but we know that iron was used for warlike purposes by the Assyrians (Layard, Nin. and Bab. p. 194); and, on the other hand, that stone-tipped arrows, as was the case also in Mexico, were used in the earlier times by the Egyptians, as well as the Persians and Greeks, and that stone or flint knives continued to be used by them, and by the inhabit-ants of the desert, and also by the Jews, For religious purposes, after the introduction of iron into general use (Wilkinson, Anc. Ay. 1, 353, 354; 2, 163; Prescott, Mexico, 1, 118; Ex 4:25; Jos 5:2; Jos 1st Egypt. room, Brit. Mus. case 36, 37). In the construction of the tabernacle, copper, but no iron, appears to have been used, though the utility of iron was at the same period well known to the Jews, both from their own use of it and from their Egyptian education, while the Canaanitish inhabitants of Palestine and Syria were in full possession of its use both for warlike and domestic purposes (Ex 20:25; Ex 25:3; Ex 27:19; Nu 35:16; De 3:11; De 4:20; De 8:9; Jos 8:31; Jos 17:16,18). After the establishment of the Jews in Canaan, the occupation of a smith (חָרָשׁ) became recognized as a distinct employment (1Sa 13:19). The designer of a higher order appears to have been called specially חשֵׁב (Gesenius, p. 531; Ex 35:30,35; 2Ch 26:15; Saalschtitz, Arch. Hebr. c. 14, § 16).. The smith's work (including workers in the precious metals) and its results are often mentioned in Scripture (2Sa 12:31; 1Ki 6:7; 2Ch 26:14; Isa 44:12; Isa 54:16). Among the captives taken to Babylon by Nebuchadnezzar were 1000 "craftsmen" and smiths, who were probably of the superior kind (2Ki 24:16; Jer 29:2). SEE CHARASHIIM.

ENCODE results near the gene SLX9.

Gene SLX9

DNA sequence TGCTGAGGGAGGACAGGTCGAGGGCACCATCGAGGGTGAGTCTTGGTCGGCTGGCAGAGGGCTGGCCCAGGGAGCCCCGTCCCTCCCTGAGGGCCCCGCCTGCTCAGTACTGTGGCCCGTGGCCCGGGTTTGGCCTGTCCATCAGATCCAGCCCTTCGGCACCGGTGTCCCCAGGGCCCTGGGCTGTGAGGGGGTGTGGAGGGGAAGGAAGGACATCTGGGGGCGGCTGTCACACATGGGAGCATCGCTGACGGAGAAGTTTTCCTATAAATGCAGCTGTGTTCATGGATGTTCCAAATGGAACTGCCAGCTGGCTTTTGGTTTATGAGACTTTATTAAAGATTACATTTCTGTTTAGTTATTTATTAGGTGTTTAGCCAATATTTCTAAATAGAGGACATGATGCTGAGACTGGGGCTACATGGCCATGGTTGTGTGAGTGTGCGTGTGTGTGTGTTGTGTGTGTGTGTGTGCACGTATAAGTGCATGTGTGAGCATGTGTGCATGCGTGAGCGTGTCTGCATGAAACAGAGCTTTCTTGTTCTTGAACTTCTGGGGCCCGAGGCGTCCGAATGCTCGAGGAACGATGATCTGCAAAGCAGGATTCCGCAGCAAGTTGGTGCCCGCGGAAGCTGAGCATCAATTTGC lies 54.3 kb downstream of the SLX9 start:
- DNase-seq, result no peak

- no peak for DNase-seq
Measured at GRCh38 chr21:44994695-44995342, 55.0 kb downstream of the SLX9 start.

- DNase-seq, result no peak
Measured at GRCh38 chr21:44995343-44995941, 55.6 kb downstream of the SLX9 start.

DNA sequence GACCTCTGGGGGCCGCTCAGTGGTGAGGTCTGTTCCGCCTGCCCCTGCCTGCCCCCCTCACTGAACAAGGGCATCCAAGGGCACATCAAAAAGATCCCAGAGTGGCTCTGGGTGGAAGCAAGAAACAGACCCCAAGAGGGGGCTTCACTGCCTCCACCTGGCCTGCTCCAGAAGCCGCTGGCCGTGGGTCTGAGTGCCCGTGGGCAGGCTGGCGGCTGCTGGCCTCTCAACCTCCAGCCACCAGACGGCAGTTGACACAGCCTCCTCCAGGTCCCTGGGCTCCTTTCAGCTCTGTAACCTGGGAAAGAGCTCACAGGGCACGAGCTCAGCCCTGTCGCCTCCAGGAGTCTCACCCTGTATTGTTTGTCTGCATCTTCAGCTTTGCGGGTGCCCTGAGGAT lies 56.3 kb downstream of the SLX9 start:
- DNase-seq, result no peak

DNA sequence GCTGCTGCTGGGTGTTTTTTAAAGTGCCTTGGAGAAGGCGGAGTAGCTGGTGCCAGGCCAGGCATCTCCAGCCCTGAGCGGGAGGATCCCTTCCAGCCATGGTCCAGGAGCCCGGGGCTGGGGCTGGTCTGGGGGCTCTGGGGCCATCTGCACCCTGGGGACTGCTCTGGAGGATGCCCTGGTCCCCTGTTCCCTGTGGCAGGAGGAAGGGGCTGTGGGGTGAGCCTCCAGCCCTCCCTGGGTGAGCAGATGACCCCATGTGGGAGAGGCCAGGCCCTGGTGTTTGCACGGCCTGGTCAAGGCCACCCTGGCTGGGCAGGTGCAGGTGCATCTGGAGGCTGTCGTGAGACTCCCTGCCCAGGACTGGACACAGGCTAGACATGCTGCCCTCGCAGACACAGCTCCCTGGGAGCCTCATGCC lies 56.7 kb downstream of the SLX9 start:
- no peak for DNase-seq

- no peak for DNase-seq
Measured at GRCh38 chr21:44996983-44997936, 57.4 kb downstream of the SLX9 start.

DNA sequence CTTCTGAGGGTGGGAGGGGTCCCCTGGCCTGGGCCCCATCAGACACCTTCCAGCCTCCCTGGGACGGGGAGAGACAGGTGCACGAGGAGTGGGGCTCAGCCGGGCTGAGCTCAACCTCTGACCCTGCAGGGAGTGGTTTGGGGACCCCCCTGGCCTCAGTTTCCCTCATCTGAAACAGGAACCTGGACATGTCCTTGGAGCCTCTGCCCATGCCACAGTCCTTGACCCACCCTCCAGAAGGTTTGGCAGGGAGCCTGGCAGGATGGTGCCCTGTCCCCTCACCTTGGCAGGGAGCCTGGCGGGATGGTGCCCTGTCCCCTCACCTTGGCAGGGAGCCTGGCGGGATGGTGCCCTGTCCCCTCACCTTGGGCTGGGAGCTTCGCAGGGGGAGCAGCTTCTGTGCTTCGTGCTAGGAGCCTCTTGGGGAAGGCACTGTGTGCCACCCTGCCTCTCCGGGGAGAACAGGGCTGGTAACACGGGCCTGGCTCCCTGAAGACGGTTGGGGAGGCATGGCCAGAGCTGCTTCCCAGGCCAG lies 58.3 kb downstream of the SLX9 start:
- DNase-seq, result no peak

The worker in gold and silver (צוֹרֵŠ; ἀργυροκόπος; χωνευτής, argentarius, aurifex) must have found employment both among the Hebrews and the neighboring nations in very early times, as appears from the ornaments sent by Abraham to Rebekah (Ge 24:22,53; Ge 35:4; Ge 38:18; De 7:25). But, whatever skill the Hebrews possessed, it is quite clear that they must have learned much from Egypt and its "iron- furnaces," both in metal-work and in the arts of setting and polishing precious stones; arts which were turned to account both in the construction of the Tabernacle and the making of the priests' ornaments, and also in the casting of the golden calf as well as its destruction by Moses, probably, as suggested by Goguet, by a method which he had learnt in Egypt (Ge 41:42; Ex 3:22; Ex 12:35; Ex 31:4-5; Ex 32:2,4,20,24; Ex 37:17,24; Ex 38:4,8,24,24-25; Ex 39:6,39; Ne 3:8; Isa 44:12). Various processes of the goldsmiths' work, including operations in the raw material, are illustrated by Egyptian monuments (Wilkinson, Anc. Eg. 2, 136,152,162). SEE GOLDSMITH, etc.